image courtesy Wiki commons

My Own Personal Olympics

Posted August 16, 2016
Share To

In 1988. I was working as a producer for CBS News, and in that year I got sent to Seoul to cover the 1988 Olympics.

As NBC owned the venue, we had to find 'other stories' to shoot to fill the news hole and keep content coming in.

That year, there were student riots in the streets of Seoul (God only know over what. Do I speak Korean?), but they made great TV, and there was a big demand for them at the news desk. After all, riots in the heart of the Olympics?  Why not? Particulary for a network that did not have access to the sporting events.

Being Korea, and being remarkably organized, there was a toll free number you could call to find out when and where the next student riot was going to be. They were pretty much daily events during the Olympics. Why would the students miss a world wide audience.

At any rate, I called the number and found out where the riots where  scheduled, and the next morning, along with my crew, we headed over to the riot venue.

We were not the only ones there. There must have been a dozen news crews and reporters from all over the world.  Everyone clearly had the same idea.

At around 9am, suddenly, all the shopkeepers began to pulldown the metal gratings in front of their stores and seal themselves in.  At the same time, a line of students amassed behind us. They were carrying protest signs and looked pretty angry.

Suddenly, ahead of us, a line of armed and heavily outfitted Korean police appeared - along with their truncheons and large plexiglass shields. They were all in helmets and combat gear. You've seen this kind of thing on TV.

Now, we were smack between them, and they were heade for us on both sides - not a great place to be.

I started to bolt to the side when my cameraman, Pete Henderson, a brilliant South African who really knew his way around (he would go on to found his own global TV news business), grabbed me by the collar and said 'Don't move'.

"But we're right in the middle of the riot", I said.

"Best place to be," Pete responded. And indeed, the dozen or so crews formed a kind of circle  - an island, Pete called it.  "Stay on the island".

And indeed, the riot was 'performed' around us, in a great circle, never going near us, but never getting too far away. Of course, the cameras rolled.

Then, suddenly, a flash of light and a fire.  The students were throwing Molotov Cocktails!  

"We're gonna get killed!" I said to Pete.

He was calm. "Dont' worry. They're not gasoline. They're filled with kerosene.  Burns great, but not dangerous.  And still the cameas rolled.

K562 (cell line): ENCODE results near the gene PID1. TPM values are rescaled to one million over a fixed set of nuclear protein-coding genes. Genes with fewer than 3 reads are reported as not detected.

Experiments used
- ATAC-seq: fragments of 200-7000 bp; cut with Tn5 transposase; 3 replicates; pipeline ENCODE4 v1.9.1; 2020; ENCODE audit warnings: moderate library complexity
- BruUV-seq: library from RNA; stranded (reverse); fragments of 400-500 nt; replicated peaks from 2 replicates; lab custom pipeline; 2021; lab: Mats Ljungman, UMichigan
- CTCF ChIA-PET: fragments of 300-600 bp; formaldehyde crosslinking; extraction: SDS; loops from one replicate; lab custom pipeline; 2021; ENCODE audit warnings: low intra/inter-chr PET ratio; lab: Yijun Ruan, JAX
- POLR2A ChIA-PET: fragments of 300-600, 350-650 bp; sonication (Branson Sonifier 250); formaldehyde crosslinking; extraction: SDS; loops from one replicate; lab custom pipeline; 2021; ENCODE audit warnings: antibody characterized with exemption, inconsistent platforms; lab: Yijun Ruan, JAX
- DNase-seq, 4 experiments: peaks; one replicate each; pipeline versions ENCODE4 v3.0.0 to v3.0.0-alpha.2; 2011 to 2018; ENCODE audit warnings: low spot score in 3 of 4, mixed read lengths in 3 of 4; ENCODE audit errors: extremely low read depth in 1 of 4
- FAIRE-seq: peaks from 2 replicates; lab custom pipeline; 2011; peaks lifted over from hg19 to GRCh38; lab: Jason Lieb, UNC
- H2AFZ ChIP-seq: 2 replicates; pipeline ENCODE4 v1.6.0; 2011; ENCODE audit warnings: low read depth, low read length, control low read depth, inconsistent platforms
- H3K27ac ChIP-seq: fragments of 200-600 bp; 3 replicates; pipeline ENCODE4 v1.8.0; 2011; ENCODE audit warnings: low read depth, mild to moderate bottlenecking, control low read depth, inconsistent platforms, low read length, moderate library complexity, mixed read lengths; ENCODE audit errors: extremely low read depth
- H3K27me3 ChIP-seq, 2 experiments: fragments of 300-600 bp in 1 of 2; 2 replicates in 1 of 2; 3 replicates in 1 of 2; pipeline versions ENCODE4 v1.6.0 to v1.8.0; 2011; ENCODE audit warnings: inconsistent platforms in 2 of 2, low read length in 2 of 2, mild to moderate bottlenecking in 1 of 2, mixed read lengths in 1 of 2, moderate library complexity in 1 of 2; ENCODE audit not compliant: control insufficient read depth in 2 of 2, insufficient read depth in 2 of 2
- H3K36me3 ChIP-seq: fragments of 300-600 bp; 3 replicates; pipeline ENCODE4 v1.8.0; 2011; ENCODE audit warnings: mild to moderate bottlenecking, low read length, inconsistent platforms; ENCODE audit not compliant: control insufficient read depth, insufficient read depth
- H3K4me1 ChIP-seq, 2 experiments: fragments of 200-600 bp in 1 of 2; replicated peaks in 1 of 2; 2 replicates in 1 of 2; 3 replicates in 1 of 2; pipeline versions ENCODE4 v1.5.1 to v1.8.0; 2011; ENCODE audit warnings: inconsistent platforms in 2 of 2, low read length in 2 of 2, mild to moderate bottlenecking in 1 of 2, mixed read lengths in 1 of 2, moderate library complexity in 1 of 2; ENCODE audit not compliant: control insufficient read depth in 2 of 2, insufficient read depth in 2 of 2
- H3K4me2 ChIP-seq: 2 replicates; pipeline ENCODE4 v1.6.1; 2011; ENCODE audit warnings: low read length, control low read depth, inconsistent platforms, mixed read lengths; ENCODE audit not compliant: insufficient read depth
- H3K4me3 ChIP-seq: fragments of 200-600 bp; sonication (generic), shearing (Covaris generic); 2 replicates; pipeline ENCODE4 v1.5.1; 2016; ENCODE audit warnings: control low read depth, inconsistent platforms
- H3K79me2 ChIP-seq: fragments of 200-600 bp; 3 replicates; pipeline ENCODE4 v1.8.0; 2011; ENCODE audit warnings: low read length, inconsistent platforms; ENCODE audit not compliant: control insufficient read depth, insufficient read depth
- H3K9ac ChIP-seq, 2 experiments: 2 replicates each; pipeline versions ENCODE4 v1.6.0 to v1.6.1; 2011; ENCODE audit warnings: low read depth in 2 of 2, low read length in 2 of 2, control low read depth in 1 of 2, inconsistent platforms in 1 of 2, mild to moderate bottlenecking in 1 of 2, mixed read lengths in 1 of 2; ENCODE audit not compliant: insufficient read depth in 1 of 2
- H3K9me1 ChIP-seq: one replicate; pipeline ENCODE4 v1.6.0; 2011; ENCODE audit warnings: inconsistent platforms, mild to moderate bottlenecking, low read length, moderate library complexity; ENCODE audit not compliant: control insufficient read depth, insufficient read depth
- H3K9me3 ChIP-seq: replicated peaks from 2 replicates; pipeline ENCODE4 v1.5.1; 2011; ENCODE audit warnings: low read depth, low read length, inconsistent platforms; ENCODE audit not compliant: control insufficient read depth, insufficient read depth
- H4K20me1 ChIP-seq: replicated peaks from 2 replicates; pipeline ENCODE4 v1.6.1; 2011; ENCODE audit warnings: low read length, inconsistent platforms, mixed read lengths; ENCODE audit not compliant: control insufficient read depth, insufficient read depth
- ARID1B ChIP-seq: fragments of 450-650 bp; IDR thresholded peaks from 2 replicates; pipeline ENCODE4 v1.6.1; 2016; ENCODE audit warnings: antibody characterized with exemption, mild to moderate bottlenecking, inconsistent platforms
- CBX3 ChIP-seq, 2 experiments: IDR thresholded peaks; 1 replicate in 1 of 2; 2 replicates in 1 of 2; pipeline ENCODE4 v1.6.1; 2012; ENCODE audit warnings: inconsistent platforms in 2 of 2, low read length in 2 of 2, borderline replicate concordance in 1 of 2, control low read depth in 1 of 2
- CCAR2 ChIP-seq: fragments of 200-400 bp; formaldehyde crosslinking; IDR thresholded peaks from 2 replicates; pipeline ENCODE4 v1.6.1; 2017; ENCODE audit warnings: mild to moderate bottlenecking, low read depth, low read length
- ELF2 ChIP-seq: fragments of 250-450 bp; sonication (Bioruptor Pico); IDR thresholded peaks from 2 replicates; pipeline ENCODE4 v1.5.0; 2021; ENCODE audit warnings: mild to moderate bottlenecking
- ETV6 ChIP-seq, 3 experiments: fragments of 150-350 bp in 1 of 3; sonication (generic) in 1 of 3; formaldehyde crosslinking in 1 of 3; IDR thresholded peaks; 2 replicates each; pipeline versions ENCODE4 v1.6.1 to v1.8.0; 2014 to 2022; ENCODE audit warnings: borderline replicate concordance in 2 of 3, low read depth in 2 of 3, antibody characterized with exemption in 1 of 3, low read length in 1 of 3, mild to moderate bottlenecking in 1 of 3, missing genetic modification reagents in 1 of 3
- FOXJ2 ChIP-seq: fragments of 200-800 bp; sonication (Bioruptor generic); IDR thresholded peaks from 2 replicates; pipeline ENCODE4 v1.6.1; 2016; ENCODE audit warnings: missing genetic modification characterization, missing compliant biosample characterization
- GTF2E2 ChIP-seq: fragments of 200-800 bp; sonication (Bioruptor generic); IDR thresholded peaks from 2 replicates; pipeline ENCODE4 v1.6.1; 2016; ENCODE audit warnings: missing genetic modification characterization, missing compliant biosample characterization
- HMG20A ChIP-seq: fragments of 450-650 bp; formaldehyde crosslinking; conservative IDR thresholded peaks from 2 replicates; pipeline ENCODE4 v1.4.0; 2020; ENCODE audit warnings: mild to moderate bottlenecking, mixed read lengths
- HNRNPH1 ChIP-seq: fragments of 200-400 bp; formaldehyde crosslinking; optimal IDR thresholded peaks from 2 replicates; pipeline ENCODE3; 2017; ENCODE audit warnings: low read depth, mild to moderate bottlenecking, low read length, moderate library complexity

In about 20 minutes, the whole thing was over.

The crews departed, headed for their various edit units and then to transmit the footage home for air.  I also was heading back to CBS when Pete again grabbed me.

"If you want to see something REALLY interesting," he said, "stick around."

And so we did.

Everyone had now cleared out of the plaza. The camera crews, the reporters, the rioters and the police.  The shopkeepers started to open up their stores again.

Then, suddenly, both the police and the student rioters returned, but this time without either signs or scary uniforms.  Instead, they both got down on their hands and knees and began to sweep up the broken glass and tattered signs, cleaning the plaza and restoring it to its former pristine self.

"Unbelievable," I said.

"Kabuki theater," said Pete.  "Very Asian."

When it was all over, I went back to the CBS office and sent the full tape in, including the clean up. I noted in the script that it was, in fact, not dangerous at all, and was actually Kabuki Theater, as Pete had shown me.

When the 'news' aired that night, it did not include any of the cleanup footage. Instead, it led with the headline - Student Riots Again Rock Seoul Disrupting the Olympic Games.



Recent Posts

For most of human history, people lived in a world without news. The concept simply did not exist. The idea of news is really a 19th-century phenomenon, driven first by newspapers, and then by electronic media which brought us radio, then TV and now the web. Now, it seems, we are headed back to a world without news. Not because the technology is not there, but rather because, increasingly, people are no longer interested in news, at least in the way it is packaged now.

What TV News Could Be
February 26, 2024

When television was invented in the 1930s, no one knew what TV news was supposed to look like. The medium had never existed before, and so, like Gutenberg half a millennium, prior, the first creators of TV news had to fall back on a medium with which they were familiar, and that was radio.

Maybe scary stories drive ratings… or maybe they don’t.

Share Page on: